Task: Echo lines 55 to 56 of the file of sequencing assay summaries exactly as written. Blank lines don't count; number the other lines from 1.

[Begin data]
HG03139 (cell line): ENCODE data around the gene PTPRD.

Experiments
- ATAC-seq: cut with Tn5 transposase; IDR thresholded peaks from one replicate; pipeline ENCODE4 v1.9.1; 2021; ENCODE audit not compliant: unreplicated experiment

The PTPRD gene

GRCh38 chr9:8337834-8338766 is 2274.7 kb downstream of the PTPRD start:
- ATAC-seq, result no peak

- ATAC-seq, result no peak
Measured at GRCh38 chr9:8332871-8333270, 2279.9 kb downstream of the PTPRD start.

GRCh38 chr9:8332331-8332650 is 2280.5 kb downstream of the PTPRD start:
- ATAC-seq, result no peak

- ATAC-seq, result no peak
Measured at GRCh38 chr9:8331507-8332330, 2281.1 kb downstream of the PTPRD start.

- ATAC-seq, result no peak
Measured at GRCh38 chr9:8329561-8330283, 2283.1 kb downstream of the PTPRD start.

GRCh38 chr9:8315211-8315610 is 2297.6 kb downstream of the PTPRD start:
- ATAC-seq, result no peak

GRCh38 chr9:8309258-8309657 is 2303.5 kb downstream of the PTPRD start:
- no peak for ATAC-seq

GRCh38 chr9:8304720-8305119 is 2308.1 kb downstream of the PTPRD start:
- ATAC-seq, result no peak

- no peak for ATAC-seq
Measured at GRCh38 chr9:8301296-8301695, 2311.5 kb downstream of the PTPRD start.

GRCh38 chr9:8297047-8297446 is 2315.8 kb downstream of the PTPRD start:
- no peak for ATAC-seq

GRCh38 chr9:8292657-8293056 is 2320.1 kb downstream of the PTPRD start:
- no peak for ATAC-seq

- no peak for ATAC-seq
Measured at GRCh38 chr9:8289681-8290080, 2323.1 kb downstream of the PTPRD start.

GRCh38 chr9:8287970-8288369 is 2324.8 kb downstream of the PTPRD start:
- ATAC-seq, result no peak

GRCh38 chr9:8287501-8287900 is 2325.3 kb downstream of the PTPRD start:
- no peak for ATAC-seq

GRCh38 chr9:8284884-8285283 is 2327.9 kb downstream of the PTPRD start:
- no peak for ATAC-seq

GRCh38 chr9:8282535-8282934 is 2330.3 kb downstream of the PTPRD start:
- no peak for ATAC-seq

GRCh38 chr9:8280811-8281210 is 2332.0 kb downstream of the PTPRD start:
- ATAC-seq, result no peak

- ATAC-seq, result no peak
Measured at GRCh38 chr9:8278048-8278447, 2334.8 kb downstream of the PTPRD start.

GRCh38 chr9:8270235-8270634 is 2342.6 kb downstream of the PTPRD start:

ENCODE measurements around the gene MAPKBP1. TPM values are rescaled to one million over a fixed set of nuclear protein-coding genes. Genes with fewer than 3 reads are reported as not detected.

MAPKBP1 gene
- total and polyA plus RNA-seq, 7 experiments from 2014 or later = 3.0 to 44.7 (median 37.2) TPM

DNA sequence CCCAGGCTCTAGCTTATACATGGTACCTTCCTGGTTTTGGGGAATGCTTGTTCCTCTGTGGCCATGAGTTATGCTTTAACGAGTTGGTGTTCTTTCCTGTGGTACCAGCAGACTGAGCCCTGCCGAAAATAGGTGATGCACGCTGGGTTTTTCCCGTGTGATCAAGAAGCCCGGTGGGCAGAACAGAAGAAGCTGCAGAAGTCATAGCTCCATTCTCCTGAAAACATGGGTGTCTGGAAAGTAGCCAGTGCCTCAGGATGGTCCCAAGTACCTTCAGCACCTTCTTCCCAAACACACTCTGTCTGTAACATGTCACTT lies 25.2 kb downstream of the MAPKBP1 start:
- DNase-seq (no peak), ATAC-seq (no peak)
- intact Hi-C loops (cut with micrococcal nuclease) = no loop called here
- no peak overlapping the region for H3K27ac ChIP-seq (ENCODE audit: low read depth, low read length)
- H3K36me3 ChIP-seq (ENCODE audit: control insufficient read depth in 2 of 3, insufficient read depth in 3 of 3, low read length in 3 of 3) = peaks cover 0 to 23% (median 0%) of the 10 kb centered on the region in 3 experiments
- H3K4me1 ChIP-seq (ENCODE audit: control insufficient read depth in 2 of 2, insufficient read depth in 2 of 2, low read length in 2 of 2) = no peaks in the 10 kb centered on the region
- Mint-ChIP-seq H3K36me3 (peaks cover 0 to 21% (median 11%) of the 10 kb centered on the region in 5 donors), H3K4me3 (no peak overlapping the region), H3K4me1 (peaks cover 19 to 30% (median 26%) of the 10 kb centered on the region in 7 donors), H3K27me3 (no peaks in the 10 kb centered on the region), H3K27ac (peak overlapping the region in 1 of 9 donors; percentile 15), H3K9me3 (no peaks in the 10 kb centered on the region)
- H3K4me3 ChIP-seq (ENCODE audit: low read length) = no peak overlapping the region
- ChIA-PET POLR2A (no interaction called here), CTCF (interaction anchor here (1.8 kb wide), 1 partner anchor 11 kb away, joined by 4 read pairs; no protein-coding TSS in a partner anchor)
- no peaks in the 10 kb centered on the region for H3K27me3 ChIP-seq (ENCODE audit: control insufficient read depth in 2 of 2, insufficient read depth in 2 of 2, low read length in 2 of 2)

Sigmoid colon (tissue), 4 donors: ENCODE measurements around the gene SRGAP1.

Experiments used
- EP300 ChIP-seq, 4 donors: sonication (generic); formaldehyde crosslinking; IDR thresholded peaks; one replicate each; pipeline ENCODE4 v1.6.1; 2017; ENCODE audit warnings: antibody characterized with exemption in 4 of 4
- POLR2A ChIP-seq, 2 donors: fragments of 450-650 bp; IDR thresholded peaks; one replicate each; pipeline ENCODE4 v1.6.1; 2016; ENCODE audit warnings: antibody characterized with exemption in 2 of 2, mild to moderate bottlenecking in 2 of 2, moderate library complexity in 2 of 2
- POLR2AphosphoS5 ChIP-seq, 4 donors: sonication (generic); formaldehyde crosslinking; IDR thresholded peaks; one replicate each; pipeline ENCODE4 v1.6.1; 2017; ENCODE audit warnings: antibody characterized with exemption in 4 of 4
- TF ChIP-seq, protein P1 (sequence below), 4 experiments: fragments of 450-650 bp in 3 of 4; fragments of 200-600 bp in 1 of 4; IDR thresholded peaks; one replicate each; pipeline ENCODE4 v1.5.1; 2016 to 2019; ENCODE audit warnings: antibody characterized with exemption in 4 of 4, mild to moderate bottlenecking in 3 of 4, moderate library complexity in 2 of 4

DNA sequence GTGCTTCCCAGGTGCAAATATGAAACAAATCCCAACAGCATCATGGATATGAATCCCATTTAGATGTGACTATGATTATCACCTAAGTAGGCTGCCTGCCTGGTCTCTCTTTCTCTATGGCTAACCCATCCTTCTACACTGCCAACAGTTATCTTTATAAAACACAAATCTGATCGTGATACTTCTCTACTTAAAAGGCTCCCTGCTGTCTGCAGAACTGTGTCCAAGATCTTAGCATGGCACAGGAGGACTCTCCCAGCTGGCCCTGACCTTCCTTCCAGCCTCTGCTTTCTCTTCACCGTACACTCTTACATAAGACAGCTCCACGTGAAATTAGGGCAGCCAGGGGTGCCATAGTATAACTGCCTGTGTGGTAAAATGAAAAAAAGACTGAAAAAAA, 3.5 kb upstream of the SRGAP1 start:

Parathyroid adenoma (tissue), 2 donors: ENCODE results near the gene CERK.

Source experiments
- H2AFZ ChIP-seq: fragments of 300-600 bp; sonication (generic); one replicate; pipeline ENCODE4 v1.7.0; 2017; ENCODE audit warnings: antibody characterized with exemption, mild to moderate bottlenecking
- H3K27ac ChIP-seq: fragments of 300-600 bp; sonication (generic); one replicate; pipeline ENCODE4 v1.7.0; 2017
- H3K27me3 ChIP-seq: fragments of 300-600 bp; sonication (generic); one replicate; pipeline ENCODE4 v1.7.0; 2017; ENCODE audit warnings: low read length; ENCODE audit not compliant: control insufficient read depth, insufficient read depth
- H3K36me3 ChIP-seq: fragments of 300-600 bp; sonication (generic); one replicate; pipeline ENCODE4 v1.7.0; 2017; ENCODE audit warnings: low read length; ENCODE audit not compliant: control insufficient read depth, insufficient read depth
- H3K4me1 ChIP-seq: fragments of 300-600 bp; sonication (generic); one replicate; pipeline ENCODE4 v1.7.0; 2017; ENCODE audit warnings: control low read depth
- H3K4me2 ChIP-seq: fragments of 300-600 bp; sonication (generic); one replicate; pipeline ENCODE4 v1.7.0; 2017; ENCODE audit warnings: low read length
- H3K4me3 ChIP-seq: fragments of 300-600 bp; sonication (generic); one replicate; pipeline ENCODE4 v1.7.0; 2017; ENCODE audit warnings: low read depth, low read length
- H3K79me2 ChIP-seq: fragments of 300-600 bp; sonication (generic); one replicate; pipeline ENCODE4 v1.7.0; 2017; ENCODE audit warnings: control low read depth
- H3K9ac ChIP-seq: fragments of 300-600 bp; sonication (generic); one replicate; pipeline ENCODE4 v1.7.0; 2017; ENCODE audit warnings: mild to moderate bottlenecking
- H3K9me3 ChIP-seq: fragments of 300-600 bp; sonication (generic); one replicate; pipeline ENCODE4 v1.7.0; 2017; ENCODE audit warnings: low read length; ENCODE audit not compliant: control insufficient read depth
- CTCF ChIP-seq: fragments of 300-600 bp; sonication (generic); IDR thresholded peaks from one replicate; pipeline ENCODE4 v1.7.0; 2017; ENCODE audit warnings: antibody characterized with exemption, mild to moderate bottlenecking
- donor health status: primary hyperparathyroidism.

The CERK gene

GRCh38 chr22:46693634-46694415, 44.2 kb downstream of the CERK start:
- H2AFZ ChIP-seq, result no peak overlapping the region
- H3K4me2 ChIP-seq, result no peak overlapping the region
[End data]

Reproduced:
Sigmoid colon (tissue), 4 donors: ENCODE measurements around the gene SRGAP1.

Experiments used